Also read: Post-separation abuse and custody battle across international borders
Why do some recent judgments offer hope of change?
A ray of hope shines in Yashita Sahu versus State of Rajasthan (2020), wherein a division bench of Justices Deepak Gupta and Aniruddha Bose of the Supreme Court ordered in favour of the father; that his two and a half year old daughter, who was an American citizen by birth and was abducted by her mother and brought back to India despite American court orders prohibiting her to do so, is to be taken back to the U.S.. The case before the Supreme Court was an appeal to an order passed by the Rajasthan High Court wherein the writ of habeas corpus was instituted by the father, and the mother was directed to take the child back to the U.S. herself.
It was noted by the Supreme Court that:
“It is too late in the day to urge that a writ of habeas corpus is not maintainable if the child is in the custody of another parent. The law in this regard has developed a lot over a period of time but now it is a settled position that the court can invoke its extraordinary writ jurisdiction for the best interest of the child. This has been done in Elizabeth Dinshaw vs. Arvand M. Dinshaw & Ors., Nithya Anand Raghavan vs. State (NCT of Delhi) & Anr. and Lahari Sakhamuri vs. Sobhan Kodali among others. In all these cases the writ petitions were entertained. Therefore, we reject the contention of the appellant wife that the writ petition before the High Court of Rajasthan was not maintainable.”
The judgement pointed out the dilemma of deciding such custody issues in detail, and fairly weighed the factors involved. Having considered the circumstances, the court held the following:
“There are various factors to be taken into consideration while deciding what is best in the interest of the child. No hard and fast rules can be laid down and each case has to be decided on its own merits. We are also not oblivious of the fact that when two parents are at war with each other it is impossible to provide a completely peaceful environment to the child. The court has to decide what is in the best interest of the child after weighing all the pros and cons of both the respective parents who claim custody of the child.”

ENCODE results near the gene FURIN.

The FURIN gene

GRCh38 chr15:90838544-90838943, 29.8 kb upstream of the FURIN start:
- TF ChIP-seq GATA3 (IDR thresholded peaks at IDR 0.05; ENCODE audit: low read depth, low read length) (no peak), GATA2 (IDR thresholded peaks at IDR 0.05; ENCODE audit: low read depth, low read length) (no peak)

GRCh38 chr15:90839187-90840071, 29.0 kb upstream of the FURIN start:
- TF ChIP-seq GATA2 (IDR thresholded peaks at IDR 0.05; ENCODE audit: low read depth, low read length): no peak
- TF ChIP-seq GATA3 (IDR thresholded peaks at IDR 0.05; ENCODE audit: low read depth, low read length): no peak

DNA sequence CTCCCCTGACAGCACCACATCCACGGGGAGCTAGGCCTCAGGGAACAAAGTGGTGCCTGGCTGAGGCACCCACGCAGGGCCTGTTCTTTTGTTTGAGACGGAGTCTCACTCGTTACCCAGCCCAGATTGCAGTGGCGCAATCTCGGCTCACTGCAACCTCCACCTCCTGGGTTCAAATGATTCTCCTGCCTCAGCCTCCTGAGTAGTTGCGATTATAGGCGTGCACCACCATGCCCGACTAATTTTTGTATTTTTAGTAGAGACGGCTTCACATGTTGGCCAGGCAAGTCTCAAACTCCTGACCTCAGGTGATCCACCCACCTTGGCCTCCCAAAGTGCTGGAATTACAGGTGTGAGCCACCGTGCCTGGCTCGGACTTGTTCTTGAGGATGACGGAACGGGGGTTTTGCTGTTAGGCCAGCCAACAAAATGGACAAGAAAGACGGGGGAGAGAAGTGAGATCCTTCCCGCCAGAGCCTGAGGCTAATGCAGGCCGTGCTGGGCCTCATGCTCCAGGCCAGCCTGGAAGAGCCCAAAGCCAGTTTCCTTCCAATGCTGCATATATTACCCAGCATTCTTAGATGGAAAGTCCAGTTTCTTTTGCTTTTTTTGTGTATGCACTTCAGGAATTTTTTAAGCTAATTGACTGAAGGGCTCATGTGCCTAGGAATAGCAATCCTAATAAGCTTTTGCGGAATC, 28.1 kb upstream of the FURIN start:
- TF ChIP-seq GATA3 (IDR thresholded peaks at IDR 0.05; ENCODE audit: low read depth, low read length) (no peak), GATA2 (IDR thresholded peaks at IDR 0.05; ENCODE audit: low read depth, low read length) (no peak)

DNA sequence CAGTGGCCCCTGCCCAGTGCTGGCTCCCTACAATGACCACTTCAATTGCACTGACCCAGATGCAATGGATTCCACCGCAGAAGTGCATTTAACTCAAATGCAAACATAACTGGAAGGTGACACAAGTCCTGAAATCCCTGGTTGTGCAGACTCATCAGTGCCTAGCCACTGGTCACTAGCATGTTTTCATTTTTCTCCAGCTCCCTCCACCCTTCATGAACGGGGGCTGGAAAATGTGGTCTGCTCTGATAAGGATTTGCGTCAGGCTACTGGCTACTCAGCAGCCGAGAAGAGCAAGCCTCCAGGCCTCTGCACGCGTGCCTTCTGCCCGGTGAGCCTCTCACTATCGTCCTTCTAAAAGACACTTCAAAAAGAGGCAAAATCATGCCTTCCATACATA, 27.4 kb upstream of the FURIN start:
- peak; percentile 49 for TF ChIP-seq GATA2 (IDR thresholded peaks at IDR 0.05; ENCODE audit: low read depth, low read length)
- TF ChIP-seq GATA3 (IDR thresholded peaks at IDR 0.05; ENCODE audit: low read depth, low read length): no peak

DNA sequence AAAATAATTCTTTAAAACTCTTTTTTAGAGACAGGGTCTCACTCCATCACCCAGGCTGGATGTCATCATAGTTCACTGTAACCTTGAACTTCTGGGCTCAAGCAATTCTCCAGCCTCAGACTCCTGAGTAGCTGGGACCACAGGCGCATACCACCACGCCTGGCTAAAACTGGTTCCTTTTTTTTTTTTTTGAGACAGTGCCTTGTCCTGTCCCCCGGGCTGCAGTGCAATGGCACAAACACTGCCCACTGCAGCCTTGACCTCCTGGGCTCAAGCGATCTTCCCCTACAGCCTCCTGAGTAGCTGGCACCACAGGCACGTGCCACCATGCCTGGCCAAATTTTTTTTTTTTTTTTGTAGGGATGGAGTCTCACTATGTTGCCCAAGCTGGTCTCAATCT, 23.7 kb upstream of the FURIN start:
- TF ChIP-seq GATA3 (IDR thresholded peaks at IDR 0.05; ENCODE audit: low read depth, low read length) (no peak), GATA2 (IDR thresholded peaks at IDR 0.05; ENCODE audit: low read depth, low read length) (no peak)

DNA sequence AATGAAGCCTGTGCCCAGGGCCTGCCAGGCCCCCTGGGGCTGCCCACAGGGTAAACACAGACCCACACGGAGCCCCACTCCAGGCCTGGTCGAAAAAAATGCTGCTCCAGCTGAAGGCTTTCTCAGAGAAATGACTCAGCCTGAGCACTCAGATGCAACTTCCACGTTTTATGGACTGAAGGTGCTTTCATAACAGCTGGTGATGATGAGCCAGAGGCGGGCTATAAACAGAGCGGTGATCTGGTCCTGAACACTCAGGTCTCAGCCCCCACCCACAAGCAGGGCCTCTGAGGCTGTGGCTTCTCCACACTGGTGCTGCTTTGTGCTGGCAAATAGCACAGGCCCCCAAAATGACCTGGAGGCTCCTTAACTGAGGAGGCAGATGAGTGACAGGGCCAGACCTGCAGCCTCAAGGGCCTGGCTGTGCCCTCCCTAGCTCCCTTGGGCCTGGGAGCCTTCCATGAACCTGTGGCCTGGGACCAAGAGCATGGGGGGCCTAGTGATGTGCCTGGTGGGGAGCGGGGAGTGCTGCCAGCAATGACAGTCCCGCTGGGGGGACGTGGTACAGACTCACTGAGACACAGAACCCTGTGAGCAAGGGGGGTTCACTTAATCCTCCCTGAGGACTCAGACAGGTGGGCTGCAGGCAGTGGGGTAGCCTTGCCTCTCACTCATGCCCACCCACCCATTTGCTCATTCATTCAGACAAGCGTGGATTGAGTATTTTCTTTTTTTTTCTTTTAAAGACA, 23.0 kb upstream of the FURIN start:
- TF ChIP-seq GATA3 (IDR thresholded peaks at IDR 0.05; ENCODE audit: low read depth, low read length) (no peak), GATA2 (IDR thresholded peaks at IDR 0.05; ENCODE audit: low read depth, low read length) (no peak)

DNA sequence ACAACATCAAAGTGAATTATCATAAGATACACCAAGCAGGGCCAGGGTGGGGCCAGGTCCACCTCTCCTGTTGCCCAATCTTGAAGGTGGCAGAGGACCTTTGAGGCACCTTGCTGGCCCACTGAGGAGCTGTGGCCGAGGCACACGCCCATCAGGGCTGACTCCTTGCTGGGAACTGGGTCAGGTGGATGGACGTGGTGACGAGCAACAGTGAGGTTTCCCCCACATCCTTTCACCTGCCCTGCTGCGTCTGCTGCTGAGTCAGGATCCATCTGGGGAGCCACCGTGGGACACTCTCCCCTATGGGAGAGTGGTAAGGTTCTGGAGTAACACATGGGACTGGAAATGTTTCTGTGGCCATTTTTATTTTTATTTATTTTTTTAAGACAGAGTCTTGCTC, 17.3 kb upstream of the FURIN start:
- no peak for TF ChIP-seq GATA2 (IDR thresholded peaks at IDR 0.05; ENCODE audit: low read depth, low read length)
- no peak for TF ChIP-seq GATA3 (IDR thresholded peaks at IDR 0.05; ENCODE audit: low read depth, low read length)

The court continued: “Obviously, any such order of custody cannot give a perfect environment to the child because that perfect environment would only be available if both the parents put the interest of the child above their own differences. Even if parents separate, they may reach an arrangement where the child can live in an environment which is reasonably conducive to her/his development. As far as the present case is concerned other than the age of the child nothing is in favour of the mother. She herself approached the jurisdictional court in Norfolk. She entered into an agreement on the basis of which a consent order was passed. She has violated that order with impunity and come back to India and, this is a factor which we have to hold against her.”
Thereafter, the court mindfully delivered the orders in two parts – one in which the wife is willing to go back to the U.S., and the other where the wife is not willing to move back to the U.S. The conclusive opinion of the court in regard to the welfare of the child was that since the child is a U.S. citizen and facilities for her care and education would be better over there, it would be in her best interest to be taken back to the U.S.
If a mother brings back a child to India despite a custody order of a foreign court in favour of the father, the law is well-settled by the Supreme Court that Indian courts are not bound by such an order, but can treat it as a considerable factor while deciding the issue of custody or guardianship.
Another revolutionary judgement came from the Punjab and Haryana High Court through the single-judge bench of Justice Sant Parkash in Priyanka Rani versus State of Punjab and Ors., decided in January this year. In this case, a writ petition of habeas corpus was decided in favour of the father whose custody of his minor daughter was held “not illegal”. One cannot overlook the fact that one chief factor that worked to the respondent father’s advantage was that the child had crossed the age of five years and was into her sixth year. One cannot certainly say (but can strongly conclude from precedents) that had the same child in the same circumstances been less than five years of age, section 6(a) could have come to the rescue of the mother’s claim for custody.
Also read: Many Unanswered Questions in Custody Battle With Director
However, decisions such as these are hard to come by and await one at the end of a dark tunnel that one has to journey through on the slow-moving wagon of litigation that drains one mentally as well as financially. One must also not forget that in a country with a largely indigent population like ours, not everyone has the privilege of even fighting a legal battle for their children. Therefore, a reformatory change in legal provisions pertaining to the custody of children to protect fathers from suffering prejudice is much needed. One wonders how far we are from even the realisation of the injustice suffered by such fathers.